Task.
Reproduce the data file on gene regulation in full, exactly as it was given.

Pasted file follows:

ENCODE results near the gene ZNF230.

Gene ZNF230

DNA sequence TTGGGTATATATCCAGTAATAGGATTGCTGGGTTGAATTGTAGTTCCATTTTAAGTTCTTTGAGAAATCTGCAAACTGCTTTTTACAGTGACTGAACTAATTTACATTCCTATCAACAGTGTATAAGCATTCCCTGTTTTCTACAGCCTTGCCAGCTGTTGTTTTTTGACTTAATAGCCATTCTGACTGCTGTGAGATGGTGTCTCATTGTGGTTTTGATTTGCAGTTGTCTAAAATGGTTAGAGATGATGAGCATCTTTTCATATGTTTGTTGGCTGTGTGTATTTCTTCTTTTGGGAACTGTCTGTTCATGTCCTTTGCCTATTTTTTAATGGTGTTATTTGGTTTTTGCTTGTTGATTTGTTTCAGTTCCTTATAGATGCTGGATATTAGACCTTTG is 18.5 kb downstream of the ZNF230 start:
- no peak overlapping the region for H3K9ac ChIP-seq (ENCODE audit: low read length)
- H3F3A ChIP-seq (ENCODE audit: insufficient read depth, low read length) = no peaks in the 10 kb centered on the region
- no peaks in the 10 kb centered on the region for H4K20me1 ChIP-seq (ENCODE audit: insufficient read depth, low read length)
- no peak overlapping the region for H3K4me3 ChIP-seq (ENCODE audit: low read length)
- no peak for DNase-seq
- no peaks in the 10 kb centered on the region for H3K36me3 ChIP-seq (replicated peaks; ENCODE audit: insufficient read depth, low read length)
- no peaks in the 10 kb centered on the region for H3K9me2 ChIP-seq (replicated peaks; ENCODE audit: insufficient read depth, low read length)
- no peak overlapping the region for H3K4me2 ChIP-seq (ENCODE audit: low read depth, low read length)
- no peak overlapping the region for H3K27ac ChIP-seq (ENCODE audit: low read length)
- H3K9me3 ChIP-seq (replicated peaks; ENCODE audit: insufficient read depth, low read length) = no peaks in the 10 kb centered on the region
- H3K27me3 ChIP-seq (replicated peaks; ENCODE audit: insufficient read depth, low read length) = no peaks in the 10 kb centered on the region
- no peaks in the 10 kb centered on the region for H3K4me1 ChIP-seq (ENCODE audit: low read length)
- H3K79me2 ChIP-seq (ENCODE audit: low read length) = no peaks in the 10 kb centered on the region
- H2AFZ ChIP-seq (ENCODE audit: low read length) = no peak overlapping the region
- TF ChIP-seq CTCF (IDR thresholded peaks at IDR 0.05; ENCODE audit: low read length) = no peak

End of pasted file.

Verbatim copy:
ENCODE results near the gene ZNF230.

Gene ZNF230

DNA sequence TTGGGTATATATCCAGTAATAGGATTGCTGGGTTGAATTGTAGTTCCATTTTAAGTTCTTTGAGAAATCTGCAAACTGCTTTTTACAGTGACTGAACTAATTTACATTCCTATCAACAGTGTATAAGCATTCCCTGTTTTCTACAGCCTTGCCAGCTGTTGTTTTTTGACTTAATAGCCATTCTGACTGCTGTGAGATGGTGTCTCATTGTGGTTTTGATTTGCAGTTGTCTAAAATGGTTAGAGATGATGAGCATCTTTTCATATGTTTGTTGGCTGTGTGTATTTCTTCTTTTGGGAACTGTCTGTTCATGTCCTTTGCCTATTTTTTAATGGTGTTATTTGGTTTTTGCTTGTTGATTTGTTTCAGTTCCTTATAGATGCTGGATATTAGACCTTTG is 18.5 kb downstream of the ZNF230 start:
- no peak overlapping the region for H3K9ac ChIP-seq (ENCODE audit: low read length)
- H3F3A ChIP-seq (ENCODE audit: insufficient read depth, low read length) = no peaks in the 10 kb centered on the region
- no peaks in the 10 kb centered on the region for H4K20me1 ChIP-seq (ENCODE audit: insufficient read depth, low read length)
- no peak overlapping the region for H3K4me3 ChIP-seq (ENCODE audit: low read length)
- no peak for DNase-seq
- no peaks in the 10 kb centered on the region for H3K36me3 ChIP-seq (replicated peaks; ENCODE audit: insufficient read depth, low read length)
- no peaks in the 10 kb centered on the region for H3K9me2 ChIP-seq (replicated peaks; ENCODE audit: insufficient read depth, low read length)
- no peak overlapping the region for H3K4me2 ChIP-seq (ENCODE audit: low read depth, low read length)
- no peak overlapping the region for H3K27ac ChIP-seq (ENCODE audit: low read length)
- H3K9me3 ChIP-seq (replicated peaks; ENCODE audit: insufficient read depth, low read length) = no peaks in the 10 kb centered on the region
- H3K27me3 ChIP-seq (replicated peaks; ENCODE audit: insufficient read depth, low read length) = no peaks in the 10 kb centered on the region
- no peaks in the 10 kb centered on the region for H3K4me1 ChIP-seq (ENCODE audit: low read length)
- H3K79me2 ChIP-seq (ENCODE audit: low read length) = no peaks in the 10 kb centered on the region
- H2AFZ ChIP-seq (ENCODE audit: low read length) = no peak overlapping the region
- TF ChIP-seq CTCF (IDR thresholded peaks at IDR 0.05; ENCODE audit: low read length) = no peak